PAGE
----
Modulation of atherosclerosis and lipid metabolism by drug treatment and dietary interventions

Date of Completion

January 2009


Health Sciences, Medicine and Surgery|Health Sciences, Nutrition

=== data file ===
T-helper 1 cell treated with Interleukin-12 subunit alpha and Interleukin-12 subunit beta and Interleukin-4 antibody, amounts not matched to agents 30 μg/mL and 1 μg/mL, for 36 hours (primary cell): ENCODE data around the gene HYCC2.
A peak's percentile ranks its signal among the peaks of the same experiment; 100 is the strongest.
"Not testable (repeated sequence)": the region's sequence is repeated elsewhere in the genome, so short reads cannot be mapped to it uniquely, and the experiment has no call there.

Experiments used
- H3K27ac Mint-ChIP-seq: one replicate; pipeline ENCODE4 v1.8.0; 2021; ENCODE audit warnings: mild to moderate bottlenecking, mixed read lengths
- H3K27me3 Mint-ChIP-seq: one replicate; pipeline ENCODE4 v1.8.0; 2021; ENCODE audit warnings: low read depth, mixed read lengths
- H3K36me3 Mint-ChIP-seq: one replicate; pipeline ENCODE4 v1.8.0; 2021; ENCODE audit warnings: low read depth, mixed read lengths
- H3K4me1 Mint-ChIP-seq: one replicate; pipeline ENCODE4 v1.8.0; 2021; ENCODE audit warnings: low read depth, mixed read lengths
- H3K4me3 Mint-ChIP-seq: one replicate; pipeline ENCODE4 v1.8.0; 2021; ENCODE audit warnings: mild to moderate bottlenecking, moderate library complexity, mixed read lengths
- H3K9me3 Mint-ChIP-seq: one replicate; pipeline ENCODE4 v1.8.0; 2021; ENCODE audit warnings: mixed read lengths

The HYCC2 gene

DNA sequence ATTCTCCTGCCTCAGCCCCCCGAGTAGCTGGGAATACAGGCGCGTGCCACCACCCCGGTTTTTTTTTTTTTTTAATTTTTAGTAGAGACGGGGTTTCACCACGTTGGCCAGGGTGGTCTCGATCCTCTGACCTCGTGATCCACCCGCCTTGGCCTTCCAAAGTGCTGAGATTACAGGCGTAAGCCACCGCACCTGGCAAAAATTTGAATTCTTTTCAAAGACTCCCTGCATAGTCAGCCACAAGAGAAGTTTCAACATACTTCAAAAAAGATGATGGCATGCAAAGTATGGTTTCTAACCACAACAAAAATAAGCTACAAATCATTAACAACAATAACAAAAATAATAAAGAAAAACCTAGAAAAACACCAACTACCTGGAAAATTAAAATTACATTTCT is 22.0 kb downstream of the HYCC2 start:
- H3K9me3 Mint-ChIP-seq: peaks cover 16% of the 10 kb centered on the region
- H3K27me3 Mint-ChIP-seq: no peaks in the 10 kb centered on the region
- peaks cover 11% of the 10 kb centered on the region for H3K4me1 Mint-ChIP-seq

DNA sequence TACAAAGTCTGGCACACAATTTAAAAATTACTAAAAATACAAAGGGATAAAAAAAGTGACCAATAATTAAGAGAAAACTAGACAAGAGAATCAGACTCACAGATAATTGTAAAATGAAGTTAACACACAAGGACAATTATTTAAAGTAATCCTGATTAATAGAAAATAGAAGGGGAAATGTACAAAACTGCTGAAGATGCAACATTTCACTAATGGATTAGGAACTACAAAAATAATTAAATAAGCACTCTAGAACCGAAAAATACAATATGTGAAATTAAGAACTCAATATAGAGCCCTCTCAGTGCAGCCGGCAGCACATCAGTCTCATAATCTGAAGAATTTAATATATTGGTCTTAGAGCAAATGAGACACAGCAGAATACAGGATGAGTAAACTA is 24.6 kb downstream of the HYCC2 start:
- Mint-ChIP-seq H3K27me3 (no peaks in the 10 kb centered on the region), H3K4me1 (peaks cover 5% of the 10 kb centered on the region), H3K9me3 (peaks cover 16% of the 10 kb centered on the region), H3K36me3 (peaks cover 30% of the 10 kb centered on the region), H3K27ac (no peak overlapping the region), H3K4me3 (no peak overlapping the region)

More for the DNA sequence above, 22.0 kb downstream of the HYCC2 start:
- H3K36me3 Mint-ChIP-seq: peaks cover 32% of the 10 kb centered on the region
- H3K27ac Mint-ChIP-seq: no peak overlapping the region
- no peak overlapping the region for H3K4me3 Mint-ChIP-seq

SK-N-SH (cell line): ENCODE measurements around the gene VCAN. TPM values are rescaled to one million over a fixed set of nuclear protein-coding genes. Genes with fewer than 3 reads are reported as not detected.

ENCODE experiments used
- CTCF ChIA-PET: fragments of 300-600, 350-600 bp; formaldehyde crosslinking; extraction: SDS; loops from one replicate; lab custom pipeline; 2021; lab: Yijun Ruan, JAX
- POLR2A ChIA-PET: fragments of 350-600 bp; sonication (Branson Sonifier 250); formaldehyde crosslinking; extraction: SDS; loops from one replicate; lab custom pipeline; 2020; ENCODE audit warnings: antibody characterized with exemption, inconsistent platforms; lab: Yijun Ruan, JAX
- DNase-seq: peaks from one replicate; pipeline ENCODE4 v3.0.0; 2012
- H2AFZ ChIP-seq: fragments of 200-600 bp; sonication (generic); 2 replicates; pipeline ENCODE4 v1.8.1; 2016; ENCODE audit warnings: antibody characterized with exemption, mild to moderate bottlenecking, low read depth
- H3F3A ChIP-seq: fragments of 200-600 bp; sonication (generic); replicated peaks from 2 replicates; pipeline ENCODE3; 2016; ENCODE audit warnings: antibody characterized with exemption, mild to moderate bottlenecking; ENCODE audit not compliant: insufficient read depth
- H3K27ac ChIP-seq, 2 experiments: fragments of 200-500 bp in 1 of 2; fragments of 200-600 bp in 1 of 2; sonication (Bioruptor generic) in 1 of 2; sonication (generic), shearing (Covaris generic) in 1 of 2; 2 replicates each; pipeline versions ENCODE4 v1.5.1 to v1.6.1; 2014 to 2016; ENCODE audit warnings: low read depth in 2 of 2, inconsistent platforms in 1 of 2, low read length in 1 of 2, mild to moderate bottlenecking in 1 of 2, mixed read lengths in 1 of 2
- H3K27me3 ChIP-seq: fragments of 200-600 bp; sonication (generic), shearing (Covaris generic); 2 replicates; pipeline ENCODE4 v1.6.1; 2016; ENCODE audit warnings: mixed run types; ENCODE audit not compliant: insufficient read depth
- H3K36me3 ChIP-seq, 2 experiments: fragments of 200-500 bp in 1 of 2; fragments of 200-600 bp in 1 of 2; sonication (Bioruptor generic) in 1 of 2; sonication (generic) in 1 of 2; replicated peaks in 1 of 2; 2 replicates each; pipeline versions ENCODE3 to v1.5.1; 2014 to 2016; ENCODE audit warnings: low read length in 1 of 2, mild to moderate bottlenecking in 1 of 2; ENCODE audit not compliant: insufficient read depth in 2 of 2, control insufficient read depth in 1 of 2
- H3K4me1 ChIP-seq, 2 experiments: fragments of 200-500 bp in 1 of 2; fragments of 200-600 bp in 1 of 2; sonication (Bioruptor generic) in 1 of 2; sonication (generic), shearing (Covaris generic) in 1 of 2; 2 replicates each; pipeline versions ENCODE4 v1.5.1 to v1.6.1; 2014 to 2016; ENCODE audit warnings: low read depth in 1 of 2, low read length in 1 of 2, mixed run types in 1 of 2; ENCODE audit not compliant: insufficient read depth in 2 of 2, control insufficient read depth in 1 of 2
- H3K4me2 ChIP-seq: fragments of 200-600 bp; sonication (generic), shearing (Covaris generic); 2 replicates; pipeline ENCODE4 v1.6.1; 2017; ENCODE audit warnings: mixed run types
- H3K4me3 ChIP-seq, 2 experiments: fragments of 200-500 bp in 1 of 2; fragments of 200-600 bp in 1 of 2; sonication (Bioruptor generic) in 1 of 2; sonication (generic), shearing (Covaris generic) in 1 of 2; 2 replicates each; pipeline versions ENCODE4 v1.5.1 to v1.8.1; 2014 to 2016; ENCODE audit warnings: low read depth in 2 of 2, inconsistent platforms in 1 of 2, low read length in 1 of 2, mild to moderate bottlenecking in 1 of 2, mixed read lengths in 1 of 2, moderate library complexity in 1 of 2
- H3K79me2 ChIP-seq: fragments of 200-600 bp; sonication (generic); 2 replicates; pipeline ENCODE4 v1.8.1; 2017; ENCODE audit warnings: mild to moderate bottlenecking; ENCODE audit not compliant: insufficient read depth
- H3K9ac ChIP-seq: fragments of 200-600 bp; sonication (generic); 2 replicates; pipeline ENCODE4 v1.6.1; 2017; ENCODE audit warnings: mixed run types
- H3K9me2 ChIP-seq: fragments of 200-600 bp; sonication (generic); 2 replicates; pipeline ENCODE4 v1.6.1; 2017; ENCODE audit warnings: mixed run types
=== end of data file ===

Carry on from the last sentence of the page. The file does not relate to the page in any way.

Cardiovascular diseases are the main cause of death in the United States. Most of treatments that are currently used are low-fat diet (LFD) and statins. However, alternatives have been proposed such as low-carbohydrate diets (LCD) and other drug treatments such as the use of inhibitors of secretory phospholipase A2 (i-sPLA2). Thus, in order to test whether they are an adequate alternative, two guinea pig studies were conducted. ^ The first study evaluated the effect of an i-sPLA2 on the prevention of atherosclerosis. The association of elevated levels of sPLA 2 in patients with cardiovascular diseases and their presence in atherosclerotic lesions suggest the participation of sPLA2 in this disease. Twenty-four guinea pigs were fed an atherogenic diet for twelve weeks. Half of them were treated with A-002, the i-sPLA2. The other animals were used as control. There was no difference on plasma lipids between groups, however, there was less inflammation (p<0.05) in aorta from the i-sPLA2 group. This group had a reduction in cholesterol in aorta compared with control group. Therefore, A-002 prevents atherosclerosis.^ The second study evaluated whether LCD prevent atherosclerosis. Since satiety positively affects the results of dietary interventions, the effects of LCD on appetite hormones were compared to those of LFD. Animals were subjected to LCD or LFD for 12 weeks. The LCD group gained while animals fed LFD lost weight. The amount of food intake was not different suggesting that food density and gastric distension played a role in satiety. There was no difference in leptin levels, which excludes the hypothesis of leptin resistance in the LCD group. However, the heavier animals that were fed LFD had impairment in insulin sensitivity, which was not observed in those fed LCD. Thus, the association between weight gain and insulin resistance seems to be dependent on high carbohydrate intake. ^ The effects of both LCD and LFD on atherosclerosis were also evaluated. LDL-cholesterol, aortic cholesterol, aorta oxLDL and inflammatory cytokines were lower in the LCD compared to the LFD group (p<0.05). Histological analyses supported these findings. In conclusion, both LCD and i-sPLA 2 are able to efficiently prevent atherosclerosis through different mechanisms. ^